On 21 July 2020, the government released its proposed pay award for teachers and school leaders working in maintained schools for the academic year 2020/21 – the proposals accept all of the recommendations from the School Teachers Pay Review Body (STRB) 30th report. This includes the introduction of advisory pay points on the main and upper pay range.
The STRB report notes that the evidence shows that the teacher supply situation has continued to deteriorate, with particular difficulties for secondary schools and those in London. The review body notes that this has affected the profession at all stages, with indications of an increasing “challenge in retaining experienced classroom teachers and those in leadership roles” – a point that NAHT has been pressing over successive remits.
The STRB also recognises that consideration of this remit has taken place at a time of major economic and social disruption due to the coronavirus (covid-19) pandemic.
As such they have recommended
- A 5.5% uplift to the minimum of the MPR
- A 2.75% uplift to the minima and maximum of all other pay ranges and allowances
- That advisory pay points are reintroduced on the MPR and UPR scales (proposed levels for these pay points can be found in the annex of the STRB report)
The government announcement also makes it clear that the intention is that the pay award will be unfunded, with the cost of implementation to be covered from existing school budgets.
We welcome the fact that the STRB has again recognised the major recruitment and retention problems facing schools and the worsening position of teacher and leadership pay in real and comparative terms to other graduate professions.
Although the government has attempted to highlight that teachers and schools leaders are set to receive a 3.1% pay increase, the reality is that for the majority of teachers and school leaders the proposed pay award is 2.75%.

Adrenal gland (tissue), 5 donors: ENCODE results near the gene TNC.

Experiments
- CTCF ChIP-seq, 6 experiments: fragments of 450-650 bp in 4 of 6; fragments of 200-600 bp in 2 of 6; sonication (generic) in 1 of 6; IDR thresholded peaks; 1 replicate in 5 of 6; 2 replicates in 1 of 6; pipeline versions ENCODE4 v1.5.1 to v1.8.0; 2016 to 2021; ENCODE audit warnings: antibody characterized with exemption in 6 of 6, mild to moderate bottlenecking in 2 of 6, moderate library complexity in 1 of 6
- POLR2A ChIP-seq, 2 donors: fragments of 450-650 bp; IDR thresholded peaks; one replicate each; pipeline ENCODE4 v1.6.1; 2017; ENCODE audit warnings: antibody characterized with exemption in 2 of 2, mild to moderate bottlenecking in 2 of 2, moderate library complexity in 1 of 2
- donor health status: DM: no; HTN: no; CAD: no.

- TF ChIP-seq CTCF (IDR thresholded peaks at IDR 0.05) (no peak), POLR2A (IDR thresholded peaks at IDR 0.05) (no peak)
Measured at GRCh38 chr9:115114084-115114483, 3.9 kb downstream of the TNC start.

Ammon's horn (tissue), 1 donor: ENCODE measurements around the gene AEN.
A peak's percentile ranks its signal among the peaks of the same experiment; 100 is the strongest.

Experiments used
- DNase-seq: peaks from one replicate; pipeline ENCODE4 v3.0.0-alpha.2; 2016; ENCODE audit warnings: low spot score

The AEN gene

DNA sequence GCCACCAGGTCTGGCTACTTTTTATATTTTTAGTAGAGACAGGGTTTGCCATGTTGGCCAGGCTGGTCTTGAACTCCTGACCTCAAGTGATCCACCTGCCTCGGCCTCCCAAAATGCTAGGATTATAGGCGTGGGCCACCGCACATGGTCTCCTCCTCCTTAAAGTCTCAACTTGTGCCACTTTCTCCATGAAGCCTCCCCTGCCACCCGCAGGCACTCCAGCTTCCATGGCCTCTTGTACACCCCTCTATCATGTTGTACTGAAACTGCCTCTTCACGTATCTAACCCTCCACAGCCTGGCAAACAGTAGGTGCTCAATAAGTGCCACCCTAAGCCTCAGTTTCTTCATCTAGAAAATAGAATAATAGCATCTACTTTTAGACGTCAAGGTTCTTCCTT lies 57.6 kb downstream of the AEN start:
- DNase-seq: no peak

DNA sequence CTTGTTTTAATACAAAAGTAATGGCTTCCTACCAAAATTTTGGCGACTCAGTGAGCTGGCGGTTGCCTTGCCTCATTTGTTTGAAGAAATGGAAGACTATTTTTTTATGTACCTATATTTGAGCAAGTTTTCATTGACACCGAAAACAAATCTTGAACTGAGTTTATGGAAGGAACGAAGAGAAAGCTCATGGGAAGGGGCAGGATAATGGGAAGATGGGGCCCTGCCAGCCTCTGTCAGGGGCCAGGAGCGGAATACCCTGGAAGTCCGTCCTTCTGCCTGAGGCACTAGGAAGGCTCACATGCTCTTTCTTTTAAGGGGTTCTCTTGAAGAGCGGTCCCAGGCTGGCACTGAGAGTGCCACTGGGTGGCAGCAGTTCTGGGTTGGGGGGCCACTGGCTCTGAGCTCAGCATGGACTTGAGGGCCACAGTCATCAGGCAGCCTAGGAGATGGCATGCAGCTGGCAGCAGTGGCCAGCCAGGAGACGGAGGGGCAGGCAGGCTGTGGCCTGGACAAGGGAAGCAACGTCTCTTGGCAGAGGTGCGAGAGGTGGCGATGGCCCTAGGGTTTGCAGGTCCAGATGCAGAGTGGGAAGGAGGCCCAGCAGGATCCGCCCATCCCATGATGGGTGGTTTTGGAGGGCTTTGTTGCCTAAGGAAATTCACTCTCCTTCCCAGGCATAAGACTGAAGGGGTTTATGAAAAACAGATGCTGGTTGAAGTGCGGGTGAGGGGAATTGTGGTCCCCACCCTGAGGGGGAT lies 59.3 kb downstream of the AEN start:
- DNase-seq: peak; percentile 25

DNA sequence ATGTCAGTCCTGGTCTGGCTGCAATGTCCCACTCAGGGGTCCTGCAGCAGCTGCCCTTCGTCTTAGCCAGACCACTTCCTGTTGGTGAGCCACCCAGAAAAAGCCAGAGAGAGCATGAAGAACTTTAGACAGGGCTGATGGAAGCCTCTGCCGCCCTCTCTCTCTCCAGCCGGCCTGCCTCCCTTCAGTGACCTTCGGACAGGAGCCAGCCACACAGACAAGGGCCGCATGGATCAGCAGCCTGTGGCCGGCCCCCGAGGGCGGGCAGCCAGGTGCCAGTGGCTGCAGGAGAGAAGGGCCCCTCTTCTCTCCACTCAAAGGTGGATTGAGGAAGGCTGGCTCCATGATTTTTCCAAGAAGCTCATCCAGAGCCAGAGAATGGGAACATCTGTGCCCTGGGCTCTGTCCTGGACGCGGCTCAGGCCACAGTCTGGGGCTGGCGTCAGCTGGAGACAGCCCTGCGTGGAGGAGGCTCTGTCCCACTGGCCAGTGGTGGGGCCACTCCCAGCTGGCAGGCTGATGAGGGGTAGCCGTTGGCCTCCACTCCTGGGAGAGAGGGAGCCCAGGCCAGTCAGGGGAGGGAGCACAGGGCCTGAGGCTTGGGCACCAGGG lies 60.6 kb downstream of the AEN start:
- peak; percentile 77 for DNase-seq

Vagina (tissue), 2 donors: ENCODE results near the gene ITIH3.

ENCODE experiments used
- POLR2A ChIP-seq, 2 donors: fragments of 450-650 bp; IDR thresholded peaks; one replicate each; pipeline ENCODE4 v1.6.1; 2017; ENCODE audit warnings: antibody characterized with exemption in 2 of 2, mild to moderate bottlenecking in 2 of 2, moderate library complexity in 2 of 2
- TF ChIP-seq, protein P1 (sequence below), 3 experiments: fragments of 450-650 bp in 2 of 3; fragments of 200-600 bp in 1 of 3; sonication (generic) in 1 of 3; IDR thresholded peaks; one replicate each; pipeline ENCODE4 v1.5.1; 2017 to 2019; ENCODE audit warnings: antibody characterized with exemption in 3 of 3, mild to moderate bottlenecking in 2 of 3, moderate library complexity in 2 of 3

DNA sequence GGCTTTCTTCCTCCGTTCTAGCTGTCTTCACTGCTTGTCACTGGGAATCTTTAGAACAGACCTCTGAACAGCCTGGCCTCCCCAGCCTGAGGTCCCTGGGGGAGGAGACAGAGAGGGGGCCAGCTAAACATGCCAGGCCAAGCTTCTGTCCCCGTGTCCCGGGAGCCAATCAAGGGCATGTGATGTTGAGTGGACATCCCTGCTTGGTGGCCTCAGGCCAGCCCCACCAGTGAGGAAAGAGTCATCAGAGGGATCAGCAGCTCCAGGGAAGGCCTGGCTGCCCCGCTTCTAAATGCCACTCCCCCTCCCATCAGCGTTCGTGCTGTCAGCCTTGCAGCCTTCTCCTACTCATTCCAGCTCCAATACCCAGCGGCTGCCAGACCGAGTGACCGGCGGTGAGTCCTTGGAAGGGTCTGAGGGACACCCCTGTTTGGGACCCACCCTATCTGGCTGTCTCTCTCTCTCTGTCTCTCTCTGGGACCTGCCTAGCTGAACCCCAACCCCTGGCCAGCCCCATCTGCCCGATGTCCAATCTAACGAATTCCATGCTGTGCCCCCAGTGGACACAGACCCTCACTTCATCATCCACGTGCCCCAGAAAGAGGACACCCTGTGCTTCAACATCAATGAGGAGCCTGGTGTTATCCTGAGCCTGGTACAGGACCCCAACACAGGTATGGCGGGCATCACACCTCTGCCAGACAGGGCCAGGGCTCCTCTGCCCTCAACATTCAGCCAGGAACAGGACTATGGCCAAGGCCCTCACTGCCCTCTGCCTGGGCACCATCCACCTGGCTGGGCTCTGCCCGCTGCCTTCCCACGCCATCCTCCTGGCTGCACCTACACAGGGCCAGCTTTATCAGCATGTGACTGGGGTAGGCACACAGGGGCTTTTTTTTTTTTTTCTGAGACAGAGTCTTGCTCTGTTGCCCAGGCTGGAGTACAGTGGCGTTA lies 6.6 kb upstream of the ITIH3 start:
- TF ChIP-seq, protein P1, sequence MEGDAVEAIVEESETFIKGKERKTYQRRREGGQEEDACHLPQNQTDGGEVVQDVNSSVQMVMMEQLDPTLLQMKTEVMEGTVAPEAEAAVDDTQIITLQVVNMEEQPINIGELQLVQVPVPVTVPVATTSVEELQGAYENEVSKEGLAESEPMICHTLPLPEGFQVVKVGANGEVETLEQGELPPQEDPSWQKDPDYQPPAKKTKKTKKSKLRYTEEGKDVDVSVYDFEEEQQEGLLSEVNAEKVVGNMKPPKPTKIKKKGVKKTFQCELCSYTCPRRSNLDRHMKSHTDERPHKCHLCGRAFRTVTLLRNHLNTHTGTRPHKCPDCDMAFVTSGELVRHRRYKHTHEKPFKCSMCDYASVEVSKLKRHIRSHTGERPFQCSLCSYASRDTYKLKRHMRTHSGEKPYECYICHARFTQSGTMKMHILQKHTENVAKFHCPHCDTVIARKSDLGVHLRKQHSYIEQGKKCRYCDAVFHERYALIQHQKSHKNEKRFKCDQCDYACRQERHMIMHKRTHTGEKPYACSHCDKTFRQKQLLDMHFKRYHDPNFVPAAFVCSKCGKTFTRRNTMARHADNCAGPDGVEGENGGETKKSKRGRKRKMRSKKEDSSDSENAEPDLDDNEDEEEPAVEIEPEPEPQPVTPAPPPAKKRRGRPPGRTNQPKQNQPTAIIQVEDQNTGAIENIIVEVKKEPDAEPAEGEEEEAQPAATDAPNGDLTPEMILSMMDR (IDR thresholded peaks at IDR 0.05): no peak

While this is a welcome departure from the below-inflation increases of recent years, today’s announcement on pay puts school leaders in a difficult position. It is deeply disappointing that the government has chosen not to fund the pay rise, meaning that schools will need to find the money from their existing budgets. With school budgets so tight, and the additional financial impacts from the pandemic being felt already, every penny a school spends requires a choice: spend here, cut somewhere else. Schools should not be forced to choose between paying their staff properly and additional investment in children’s education and support.
It is also disappointing that once again, our requests to press for a national framework that covers all roles, including school business leaders, has been ignored – something that we will pick up in our response to the proposals.
You can access our full response to the announcement here.
NAHT will now be consulted on the STRB report and the secretary of state’s response to the STRB report. As has happened for the last five years, the STRB report has been published extremely late in the academic year, leading to an unacceptably short timescale for statutory consultation on the government’s proposals and on the draft STPCD. We will again be emphasising the problems that this causes and will seek a more reasonable timetable in future years.
As in previous years, we will be updating members with further advice and guidance, including recommended pay scales, later in the summer.
First published 21 July 2020